The orphan rested his hands on his hips and stared across the room without meeting Jed’s gaze.
Jed looked him over. Griffin must’ve been nearly six feet tall, only a few inches shorter than him. Hair the color of coarse sand had been parted down the middle and combed to the side, a hairstyle the boy had probably been coerced into getting before the train ride. He’d already scuffed his new britches, and his collared shirt remained unbuttoned at the top. A square jaw and sideburns set him apart from the younger orphans.
“With his age and size, why isn’t he working already?” Jed asked. “This boy could earn his keep somewhere.”
Mr. Duffy looked down and pressed his lips into a hard, thin line. “Truth be told, he’s been in trouble with the law. A tad bit rebellious. An angry young man without proper guidance. His first placement didn’t work out. He’ll turn eighteen years of age in less than a year and won’t be eligible for the train rides, so this here is a chance for this young boy. He’s had a rough road in life. But I’m sure he can be tamed with care and discipline.”
Griffin looked away as if uninterested.
Mr. Duffy continued. “I assure you, you’ll be the envy of every farmer and rancher in Central Texas. I’ve had inquiries about him from other stops in Dowagiac, Michigan; Iowa City; and Kirksville, Missouri. But I saved him for you as promised.”
Jed kept his eyes on the young man with the firmly set jaw. “Have you ever used a hammer, Son?”
“I’ve picked one up a time or two.”
Mr. Duffy’s face paled as if he might get sick.
A slight smile emerged. “Knocked out a window one time. And bashed the head of a rooster who wouldn’t shut up. Does that count?”
Jed searched the crowd. He inclined his head toward the stage. “What about them two over yonder?”
Mr. Duffy turned. “Where?”
“The boys in the back corner. Near the far end.”
Mr. Duffy turned reluctantly, as if the conversation had strayed from his script. “Oh.” He frowned as if he’d been reminded of a sad story. “Well, they haven’t been so blessed. This is the fourth stop for both of them.”
“I’d have to check their paperwork to be sure. But I imagine so. Never seen them apart since they were found huddled next to garbage pails outside a market in New York. We know a little bit about them, the younger one was a survivor of a fire. But neither go anywhere without the other, not even the latrine.”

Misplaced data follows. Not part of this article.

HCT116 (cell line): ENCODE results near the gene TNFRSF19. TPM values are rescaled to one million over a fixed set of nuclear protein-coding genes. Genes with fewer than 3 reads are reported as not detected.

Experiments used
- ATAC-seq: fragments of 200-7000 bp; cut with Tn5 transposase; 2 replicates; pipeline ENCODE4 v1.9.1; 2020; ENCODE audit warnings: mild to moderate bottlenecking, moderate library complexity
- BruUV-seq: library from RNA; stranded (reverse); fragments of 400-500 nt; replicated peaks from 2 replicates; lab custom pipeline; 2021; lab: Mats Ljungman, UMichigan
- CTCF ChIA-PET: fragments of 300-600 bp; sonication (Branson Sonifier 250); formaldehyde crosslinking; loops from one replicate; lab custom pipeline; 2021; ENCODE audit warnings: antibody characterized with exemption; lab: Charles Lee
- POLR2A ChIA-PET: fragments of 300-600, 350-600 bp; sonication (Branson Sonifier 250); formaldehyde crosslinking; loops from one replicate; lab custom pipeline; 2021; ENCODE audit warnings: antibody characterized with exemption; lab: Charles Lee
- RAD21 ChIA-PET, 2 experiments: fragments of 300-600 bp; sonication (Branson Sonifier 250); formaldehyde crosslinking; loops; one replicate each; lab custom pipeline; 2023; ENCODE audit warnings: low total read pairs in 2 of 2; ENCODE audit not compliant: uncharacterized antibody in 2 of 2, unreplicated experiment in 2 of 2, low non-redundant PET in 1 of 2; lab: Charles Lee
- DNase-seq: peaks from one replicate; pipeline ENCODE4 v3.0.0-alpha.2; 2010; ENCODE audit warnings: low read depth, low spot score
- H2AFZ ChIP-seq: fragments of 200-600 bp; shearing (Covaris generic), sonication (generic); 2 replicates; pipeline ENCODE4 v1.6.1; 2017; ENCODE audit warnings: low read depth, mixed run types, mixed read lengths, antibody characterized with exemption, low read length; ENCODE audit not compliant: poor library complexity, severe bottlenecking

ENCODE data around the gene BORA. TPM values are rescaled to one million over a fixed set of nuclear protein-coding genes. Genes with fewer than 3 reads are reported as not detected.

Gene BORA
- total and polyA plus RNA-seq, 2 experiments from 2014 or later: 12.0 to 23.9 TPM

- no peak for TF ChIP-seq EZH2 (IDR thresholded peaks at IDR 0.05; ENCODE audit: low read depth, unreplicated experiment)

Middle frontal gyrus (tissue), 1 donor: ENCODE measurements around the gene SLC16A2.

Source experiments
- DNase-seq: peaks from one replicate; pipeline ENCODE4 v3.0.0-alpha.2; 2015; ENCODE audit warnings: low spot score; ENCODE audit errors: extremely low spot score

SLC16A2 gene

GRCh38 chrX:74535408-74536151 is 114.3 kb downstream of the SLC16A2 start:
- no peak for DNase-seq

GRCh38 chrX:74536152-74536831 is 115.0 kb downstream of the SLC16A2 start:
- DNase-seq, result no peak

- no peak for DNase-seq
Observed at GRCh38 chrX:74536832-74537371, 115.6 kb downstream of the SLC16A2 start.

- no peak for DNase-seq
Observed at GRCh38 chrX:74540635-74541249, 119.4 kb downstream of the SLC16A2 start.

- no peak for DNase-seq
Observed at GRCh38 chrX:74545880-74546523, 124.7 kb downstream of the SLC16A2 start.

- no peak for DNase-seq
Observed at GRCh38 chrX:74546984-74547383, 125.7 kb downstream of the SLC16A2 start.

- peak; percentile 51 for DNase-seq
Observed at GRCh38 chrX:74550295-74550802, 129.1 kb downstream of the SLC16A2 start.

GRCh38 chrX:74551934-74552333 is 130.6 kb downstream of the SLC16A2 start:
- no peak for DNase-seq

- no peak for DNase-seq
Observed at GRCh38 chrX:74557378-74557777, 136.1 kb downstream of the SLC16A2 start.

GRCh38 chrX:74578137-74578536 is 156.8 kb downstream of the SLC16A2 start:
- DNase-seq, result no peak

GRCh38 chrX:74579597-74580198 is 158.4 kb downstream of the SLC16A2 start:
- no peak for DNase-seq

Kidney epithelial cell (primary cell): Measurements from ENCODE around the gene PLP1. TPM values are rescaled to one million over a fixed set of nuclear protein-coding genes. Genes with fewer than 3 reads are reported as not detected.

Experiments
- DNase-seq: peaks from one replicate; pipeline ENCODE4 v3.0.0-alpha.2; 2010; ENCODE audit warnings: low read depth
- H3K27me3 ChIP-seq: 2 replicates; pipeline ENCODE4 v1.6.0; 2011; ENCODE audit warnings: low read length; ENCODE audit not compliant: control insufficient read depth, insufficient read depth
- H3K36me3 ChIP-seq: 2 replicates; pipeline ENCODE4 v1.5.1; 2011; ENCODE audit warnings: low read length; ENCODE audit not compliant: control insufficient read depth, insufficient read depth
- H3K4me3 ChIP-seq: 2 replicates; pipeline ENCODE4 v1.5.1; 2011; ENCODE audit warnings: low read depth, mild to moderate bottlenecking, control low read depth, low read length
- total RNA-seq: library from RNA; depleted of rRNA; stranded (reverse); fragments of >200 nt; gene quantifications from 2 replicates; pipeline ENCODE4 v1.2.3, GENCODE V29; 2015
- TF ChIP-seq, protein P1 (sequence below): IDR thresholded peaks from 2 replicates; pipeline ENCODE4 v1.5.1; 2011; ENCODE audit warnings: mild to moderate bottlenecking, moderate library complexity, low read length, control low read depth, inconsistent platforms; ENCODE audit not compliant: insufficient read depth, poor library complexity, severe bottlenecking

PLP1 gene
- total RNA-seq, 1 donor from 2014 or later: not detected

“They don’t look alike.” The small boy’s hair was light blond, the closest Jed had ever seen to white. The other one had coal-black hair and thick eyebrows.
He spoke quickly as if the matter was of little importance. “Different fathers often account for that.”
Jed folded his arms across his chest. “Who will take them?”
“Good Lord willing, two fine families. Doubt they’ll be going to the same place, though. They’re both frail. The younger one coughs a lot. Probably still some smoke in his lungs. His family burned to death leaving him as the only survivor. Got an ugly scar on the right side of his face and all down his arm.” Mr. Duffy shook his head. “I hate to say it, but folks often see these types as more trouble than they’re worth. Most families don’t want another body to care for. They need healthy workers.”
Something in his gut stirred. “What happens if they aren’t chosen?”
Mr. Duffy shrugged. “They’ll get back on the train and do it again at the next stop. If they are still unplaced, they’ll return to New York and stay in a local mission until the train departs again. Several churches in the area help the mission see they get fed.”
“None of these children have any family?”
Mr. Duffy shook his head. “Their parents could be dead or they could’ve been abandoned. Things have been so bad, sometimes parents give up their children, especially if they have several. New York City is overpopulated with immigrants, Mr. Green. Men can’t find work. Homeless, abandoned children run wild, stealing food and breaking into places to find shelter. The town crawls with hundreds of children just like these.”
“Did these two boys tell you anything?”
Mr. Duffy shook his head as his words grew more hurried. “Not much. The younger one rarely speaks. And the older one does so only when confronted. The Children’s Aid Society maintains records as best they know.” He sighed, stepped back, and rubbed his forefinger across his chin. “Seems to me like I remember the dark-haired boy claimed his mother was alive, but a property owner said she had passed on. But I can’t be too sure on that. I can look it up for you in the ledger if you like. First, your apprentice—”